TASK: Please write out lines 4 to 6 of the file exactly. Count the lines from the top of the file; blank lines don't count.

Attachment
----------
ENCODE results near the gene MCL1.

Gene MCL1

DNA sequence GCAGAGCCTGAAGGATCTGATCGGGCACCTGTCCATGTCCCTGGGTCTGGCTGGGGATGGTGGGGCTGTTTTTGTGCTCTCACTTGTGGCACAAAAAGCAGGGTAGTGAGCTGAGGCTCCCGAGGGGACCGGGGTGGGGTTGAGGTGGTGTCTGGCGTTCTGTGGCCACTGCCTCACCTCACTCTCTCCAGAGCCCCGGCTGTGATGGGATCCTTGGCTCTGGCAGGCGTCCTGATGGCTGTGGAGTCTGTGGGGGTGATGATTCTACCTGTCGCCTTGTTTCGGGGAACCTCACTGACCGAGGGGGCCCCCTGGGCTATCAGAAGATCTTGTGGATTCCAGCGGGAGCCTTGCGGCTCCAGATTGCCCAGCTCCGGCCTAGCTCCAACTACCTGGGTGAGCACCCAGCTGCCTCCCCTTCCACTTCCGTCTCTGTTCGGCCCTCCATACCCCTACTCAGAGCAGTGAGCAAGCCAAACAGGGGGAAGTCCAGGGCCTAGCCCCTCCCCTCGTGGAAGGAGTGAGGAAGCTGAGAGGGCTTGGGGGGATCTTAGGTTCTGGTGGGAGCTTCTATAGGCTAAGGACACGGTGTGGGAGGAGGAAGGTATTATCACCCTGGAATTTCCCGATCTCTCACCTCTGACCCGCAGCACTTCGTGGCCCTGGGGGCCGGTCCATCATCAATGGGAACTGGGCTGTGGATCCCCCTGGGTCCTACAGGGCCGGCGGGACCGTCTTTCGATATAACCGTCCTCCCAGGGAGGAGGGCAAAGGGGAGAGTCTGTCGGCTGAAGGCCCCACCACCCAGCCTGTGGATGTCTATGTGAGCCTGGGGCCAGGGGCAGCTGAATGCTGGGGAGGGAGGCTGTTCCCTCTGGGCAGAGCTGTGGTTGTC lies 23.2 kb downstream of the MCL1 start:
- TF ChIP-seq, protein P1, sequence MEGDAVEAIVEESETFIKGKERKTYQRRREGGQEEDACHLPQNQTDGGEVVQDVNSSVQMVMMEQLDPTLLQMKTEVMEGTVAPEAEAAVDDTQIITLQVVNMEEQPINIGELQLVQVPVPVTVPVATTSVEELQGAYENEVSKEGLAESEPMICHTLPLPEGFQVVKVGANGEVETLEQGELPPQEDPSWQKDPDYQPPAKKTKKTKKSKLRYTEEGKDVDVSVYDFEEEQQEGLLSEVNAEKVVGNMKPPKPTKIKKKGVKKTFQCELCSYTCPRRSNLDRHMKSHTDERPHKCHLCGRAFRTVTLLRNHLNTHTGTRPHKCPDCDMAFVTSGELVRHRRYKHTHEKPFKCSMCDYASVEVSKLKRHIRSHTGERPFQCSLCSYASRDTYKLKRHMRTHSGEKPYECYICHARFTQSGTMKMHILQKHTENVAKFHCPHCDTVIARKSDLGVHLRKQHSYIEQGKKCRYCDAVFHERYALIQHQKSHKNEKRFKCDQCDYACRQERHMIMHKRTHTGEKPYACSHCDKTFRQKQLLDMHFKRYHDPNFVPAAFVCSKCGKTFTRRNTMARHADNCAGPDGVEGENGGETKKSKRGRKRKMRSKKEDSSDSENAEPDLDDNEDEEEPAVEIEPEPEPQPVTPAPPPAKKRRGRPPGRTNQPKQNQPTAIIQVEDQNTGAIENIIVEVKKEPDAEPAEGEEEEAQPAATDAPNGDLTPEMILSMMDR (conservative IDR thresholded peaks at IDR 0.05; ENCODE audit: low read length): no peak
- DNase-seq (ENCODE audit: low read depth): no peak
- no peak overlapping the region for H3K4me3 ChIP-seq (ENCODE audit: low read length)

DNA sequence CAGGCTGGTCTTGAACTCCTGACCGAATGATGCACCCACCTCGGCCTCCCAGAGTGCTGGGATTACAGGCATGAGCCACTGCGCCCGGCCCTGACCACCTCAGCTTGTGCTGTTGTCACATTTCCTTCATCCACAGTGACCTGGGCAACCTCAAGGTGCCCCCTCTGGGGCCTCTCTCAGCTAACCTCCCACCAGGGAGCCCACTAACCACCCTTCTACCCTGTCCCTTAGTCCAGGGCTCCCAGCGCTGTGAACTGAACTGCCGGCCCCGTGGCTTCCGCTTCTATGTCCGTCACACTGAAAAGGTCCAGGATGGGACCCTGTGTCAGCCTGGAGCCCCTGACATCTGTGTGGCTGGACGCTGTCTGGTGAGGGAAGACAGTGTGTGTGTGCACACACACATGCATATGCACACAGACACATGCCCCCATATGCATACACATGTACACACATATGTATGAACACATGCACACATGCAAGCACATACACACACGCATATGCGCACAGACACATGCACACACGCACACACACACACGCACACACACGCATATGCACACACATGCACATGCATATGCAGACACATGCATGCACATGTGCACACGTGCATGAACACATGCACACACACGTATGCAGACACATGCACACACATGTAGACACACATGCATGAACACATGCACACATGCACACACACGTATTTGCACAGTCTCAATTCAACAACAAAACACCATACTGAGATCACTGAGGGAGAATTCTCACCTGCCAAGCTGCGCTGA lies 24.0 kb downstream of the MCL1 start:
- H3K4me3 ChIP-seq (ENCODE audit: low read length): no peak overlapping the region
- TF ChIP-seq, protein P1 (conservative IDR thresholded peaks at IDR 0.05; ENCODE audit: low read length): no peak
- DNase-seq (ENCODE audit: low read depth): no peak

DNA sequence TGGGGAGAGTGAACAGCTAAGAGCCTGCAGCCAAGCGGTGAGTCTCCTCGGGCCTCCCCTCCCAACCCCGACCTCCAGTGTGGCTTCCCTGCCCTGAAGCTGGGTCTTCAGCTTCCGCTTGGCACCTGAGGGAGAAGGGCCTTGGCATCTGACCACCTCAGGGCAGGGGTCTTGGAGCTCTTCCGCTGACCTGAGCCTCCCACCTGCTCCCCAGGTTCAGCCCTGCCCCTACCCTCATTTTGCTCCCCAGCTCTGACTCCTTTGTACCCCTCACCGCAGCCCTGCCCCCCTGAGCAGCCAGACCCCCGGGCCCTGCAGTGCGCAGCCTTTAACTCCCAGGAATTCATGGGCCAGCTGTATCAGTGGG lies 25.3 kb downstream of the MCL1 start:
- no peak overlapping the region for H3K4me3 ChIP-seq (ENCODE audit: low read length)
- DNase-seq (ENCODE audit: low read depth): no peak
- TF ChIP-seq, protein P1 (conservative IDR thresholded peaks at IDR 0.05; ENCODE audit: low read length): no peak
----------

- TF ChIP-seq, protein P1, sequence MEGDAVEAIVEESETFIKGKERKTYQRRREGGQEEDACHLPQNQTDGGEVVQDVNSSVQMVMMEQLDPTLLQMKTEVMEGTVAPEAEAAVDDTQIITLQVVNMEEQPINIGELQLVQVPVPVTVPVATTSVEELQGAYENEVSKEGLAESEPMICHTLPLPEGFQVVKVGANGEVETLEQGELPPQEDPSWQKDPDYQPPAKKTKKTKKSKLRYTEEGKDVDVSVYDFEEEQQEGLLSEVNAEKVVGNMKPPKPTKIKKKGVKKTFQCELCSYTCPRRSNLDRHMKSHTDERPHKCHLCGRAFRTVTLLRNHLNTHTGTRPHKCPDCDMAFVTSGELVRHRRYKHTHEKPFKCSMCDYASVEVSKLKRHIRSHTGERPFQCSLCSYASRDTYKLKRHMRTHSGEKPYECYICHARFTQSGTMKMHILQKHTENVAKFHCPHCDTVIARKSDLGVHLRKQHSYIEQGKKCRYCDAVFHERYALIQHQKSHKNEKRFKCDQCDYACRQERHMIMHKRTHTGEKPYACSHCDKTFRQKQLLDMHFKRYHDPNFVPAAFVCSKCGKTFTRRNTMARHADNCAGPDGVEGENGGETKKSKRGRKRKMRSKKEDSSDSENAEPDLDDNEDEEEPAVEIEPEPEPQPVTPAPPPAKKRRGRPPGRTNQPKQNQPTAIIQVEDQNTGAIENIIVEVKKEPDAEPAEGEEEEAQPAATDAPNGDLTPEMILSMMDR (conservative IDR thresholded peaks at IDR 0.05; ENCODE audit: low read length): no peak
- DNase-seq (ENCODE audit: low read depth): no peak
- no peak overlapping the region for H3K4me3 ChIP-seq (ENCODE audit: low read length)